I've hounded Jesse and Joe a bit about the lack of this exact feature... They need to implement the "Rotate about scene floor" option from SolidWorks so that the view doesn't roll when you rotate it. Many of us prefer to have the view pitch and yaw, but not roll because it is disorienting and wastes time to correct. All the 3D modelers like modo, Cinema 4D, SketchUp and SolidWorks have or have added this feature because it just makes sense when modeling real-world objects. 
  • andrew_troupandrew_troup Member, Mentor Posts: 1,584 ✭✭✭✭
    I'm puzzled by this discussion. On the machines where I've run OnS,  the rotation works the same way as Solidworks, Solid Edge, et al. If I move the mouse diagonally, the model spins about all three axes, as I would expect. If I track back along the exact same diagonal, the model comes back to where it started.

    If I am sloppy on the diagonal, so that in one direction I curve one side of a straight trail, and in the other I curve to the other side, I *do* get the model 'rolling' (ie rotating in the plane of the display) slightly, so that it does not quite maintain the original orientation.

    This does tend to accumulate over time, for bio-mechanical reasons, and the model can end up with the verticals no longer vertical.

    I've got a ticket #3088 with OnS for a single-click "Make verticals vertical" command, where the edges currently closest to vertical are made precisely vertical, for screen-grabs and the like - but this is a more finely tuned solution, not intended for gross problems.
    Some of the commenters here are asking for "KEEP verticals vertical", and I would personally like to see that being an option, rather than the only behaviour. It can be very handy being able to induce roll: you might be working on a long loft which is at an odd angle, and you need to be able to have both end profiles on the display at the same time.

    Most every hoary old Solidworks user has learned to correct the gross roll orientation very simply: just hold down the RMB and move your mouse in circles. The model will roll in the opposite direction. Use larger circles for faster roll.
  • TonyNoTonyNo Member Posts: 2
    I also agree with the OP.
  • andrew_troupandrew_troup Member, Mentor Posts: 1,584 ✭✭✭✭
    edited April 2015
    After further thought on this question, I think I want to change sides and support the OP

    I'm not sure I can see a benefit for the Solidworks behaviour which is sufficient to compensate for the disorientation.
    I haven't used a package which keeps verticals vertical, but I think it would be preferable, and I'm sure we would quickly adjust.

    The times you need to induce roll, which I mentioned in my last post: that (I now think) would be handled better if the arrows around the view cube would permit bursts of analogue rotation when a modifier key was held down.
    ON EDIT: might be simpler and better for this to happen (for all the arrows around the cube) if the RMB were held down over them

    Rolling for the purposes I describe never has to be accurate, whereas "keeping verticals vertical" very much does.

    I'm against deviating from a highly evolved package unless there's a better way, but it makes no sense to adhere to the legacy when there is. I don't think OnS should pander to "hoary old Solidworks users", on sober reflection.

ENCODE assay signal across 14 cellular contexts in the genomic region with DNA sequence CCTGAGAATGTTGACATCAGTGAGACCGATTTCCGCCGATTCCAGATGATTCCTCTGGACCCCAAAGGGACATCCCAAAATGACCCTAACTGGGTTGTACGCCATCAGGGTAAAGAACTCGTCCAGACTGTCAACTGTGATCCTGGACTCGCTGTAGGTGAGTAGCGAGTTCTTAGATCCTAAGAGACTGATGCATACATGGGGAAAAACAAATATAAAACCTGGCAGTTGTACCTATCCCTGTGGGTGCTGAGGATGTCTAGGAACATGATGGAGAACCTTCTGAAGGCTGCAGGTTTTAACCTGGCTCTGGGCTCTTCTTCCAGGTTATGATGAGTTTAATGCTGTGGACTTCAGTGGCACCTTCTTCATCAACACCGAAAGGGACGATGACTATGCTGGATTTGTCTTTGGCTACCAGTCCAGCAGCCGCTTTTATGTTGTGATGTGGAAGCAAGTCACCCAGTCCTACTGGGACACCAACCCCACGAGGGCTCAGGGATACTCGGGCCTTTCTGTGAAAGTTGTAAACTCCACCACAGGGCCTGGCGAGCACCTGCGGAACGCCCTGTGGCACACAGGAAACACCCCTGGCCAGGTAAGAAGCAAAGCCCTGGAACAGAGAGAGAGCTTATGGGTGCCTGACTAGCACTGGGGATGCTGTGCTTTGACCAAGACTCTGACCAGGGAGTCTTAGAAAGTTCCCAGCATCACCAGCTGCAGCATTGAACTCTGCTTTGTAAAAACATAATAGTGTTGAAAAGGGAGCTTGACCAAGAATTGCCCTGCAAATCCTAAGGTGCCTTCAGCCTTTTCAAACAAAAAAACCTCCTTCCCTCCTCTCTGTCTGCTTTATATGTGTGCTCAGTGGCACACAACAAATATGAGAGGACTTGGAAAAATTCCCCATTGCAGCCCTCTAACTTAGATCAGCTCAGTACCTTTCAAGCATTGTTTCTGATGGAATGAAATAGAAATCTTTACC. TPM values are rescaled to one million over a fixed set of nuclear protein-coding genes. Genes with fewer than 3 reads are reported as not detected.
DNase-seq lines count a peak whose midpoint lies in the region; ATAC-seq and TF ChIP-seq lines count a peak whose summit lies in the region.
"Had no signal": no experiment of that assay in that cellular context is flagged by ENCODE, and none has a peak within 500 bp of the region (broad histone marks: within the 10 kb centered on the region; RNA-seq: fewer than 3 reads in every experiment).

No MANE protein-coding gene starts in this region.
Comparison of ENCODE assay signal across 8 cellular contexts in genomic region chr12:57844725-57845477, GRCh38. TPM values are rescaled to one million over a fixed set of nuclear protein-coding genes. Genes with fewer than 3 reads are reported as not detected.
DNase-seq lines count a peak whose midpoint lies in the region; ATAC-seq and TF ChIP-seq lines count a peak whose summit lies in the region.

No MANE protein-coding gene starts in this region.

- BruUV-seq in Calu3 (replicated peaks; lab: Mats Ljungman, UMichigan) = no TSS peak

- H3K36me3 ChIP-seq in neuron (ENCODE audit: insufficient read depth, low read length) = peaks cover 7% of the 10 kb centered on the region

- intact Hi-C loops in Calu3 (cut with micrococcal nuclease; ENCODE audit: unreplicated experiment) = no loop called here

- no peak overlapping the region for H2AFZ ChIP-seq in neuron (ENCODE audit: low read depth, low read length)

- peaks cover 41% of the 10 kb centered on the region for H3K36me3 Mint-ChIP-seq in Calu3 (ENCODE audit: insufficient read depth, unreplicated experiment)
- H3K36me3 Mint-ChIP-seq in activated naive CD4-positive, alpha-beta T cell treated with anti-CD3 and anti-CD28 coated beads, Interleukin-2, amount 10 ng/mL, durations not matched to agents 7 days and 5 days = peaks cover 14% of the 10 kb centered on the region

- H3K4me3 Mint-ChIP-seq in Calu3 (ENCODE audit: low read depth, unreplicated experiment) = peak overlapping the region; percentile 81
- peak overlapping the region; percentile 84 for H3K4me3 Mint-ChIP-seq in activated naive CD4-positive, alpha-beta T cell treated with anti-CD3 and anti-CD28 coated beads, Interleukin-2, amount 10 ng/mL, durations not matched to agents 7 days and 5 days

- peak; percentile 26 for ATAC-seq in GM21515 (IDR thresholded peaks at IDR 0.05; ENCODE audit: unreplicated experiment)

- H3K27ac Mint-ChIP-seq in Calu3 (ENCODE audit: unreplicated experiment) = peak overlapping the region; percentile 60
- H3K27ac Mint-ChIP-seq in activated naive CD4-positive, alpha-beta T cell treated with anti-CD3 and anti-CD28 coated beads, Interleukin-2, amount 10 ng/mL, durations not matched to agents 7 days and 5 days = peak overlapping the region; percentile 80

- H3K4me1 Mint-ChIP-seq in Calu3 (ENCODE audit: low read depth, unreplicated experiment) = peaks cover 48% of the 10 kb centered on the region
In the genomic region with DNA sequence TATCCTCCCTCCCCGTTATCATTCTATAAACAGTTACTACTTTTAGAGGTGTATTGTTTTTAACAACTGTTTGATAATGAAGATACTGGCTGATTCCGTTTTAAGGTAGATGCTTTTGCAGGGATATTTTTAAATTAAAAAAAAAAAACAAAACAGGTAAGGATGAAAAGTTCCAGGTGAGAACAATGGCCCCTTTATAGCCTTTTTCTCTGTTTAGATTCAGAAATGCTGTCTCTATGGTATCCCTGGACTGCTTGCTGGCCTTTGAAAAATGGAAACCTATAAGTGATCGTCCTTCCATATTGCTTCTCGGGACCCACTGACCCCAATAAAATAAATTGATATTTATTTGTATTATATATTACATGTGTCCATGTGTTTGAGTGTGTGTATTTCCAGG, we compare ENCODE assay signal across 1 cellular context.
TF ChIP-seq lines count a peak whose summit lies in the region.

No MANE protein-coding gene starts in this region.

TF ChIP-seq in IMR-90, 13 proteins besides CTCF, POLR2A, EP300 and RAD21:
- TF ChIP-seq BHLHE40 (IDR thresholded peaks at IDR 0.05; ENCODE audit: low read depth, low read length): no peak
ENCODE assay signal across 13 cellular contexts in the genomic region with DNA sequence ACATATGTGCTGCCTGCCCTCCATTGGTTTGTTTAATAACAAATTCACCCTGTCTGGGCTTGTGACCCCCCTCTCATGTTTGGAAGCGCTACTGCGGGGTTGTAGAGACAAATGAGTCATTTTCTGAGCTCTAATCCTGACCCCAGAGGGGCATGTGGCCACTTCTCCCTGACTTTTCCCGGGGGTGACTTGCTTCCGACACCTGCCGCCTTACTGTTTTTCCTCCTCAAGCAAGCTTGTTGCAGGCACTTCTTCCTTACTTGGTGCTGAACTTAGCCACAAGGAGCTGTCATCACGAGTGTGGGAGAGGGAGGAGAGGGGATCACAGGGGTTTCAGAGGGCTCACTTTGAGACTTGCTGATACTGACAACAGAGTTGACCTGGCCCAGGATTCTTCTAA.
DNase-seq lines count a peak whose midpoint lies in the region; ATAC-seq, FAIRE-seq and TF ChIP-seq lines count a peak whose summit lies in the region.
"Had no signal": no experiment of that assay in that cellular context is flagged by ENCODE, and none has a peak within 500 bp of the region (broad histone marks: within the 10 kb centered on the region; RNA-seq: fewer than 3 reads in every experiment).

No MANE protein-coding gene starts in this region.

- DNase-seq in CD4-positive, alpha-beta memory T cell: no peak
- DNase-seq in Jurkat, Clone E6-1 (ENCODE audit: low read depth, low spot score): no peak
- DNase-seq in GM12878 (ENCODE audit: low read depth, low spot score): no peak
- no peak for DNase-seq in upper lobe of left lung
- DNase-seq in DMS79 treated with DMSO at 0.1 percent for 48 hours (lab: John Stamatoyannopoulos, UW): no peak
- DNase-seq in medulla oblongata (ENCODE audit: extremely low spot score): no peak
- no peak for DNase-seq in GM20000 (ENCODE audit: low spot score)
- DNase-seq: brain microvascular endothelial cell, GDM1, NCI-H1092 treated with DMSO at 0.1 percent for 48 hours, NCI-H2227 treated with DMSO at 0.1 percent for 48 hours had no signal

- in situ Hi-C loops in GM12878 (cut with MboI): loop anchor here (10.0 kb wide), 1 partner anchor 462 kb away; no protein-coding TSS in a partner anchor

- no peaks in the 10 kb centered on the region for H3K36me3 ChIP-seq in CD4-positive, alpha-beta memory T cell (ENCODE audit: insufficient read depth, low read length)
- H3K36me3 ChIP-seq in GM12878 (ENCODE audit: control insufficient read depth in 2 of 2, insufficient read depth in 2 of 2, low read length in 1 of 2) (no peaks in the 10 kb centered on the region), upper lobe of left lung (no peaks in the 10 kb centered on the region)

And I've gone off the whole idea of making behaviours like this customisable. I think it would result in a confusing mish-mash, when collaborative sessions were underway, with several modellers working at the same time using the same window and behaviour. When it comes to keyboard customisations, I don't see a problem*, except that the "Tooltips" might give the correct prompt only for the user who owns (or launched?) the model.

    * the keystrokes would be interpreted according to which user generated them. Easy peasy (as everything is, except for the poor so and so who has to code it)
  • 3dcad3dcad Member, OS Professional, Mentor Posts: 2,459 PRO
    edited April 2015
    What about having key to 'lock' rolling?
    Would work for me, actually sometimes I would like to 'turntable' my models but I could press button during this - or toggle on/off.

    Edit:
    Or even better (not for chromebooks) press LMB and RMB together to turn without rolling. Geomagic Design uses both buttons as default turning and it's been working good.
    //rami
  • CaptainBisquickCaptainBisquick OS Professional Posts: 33 ✭✭
    There are two types of standard behavior in 3D modeling packages: trackball and turn-table.

    With turn-table, you can't flip the camera upside down, unless you pitch the object down far enough that you go over the top (or the other direction, under the bottom), and end up on the other side, at which point you're stuck upside down. Orienting the view at a 90° roll is impossible with turn-table. Also, some applications prevent pitch angles past 90° up and 90° down, so you can never get the camera upside down.

    With trackball, the farther the mouse is from the center of the viewport, the more it influences the roll angle. Some people don't like the feel of this, but trackball allows any angle to be accessed, and once you realize that click-dragging near the perimeter rolls the view, I find that it becomes quite intuitive.

    It seems that OnShape currently has neither of these functionalities, and needs both of them. Personally I really need trackball.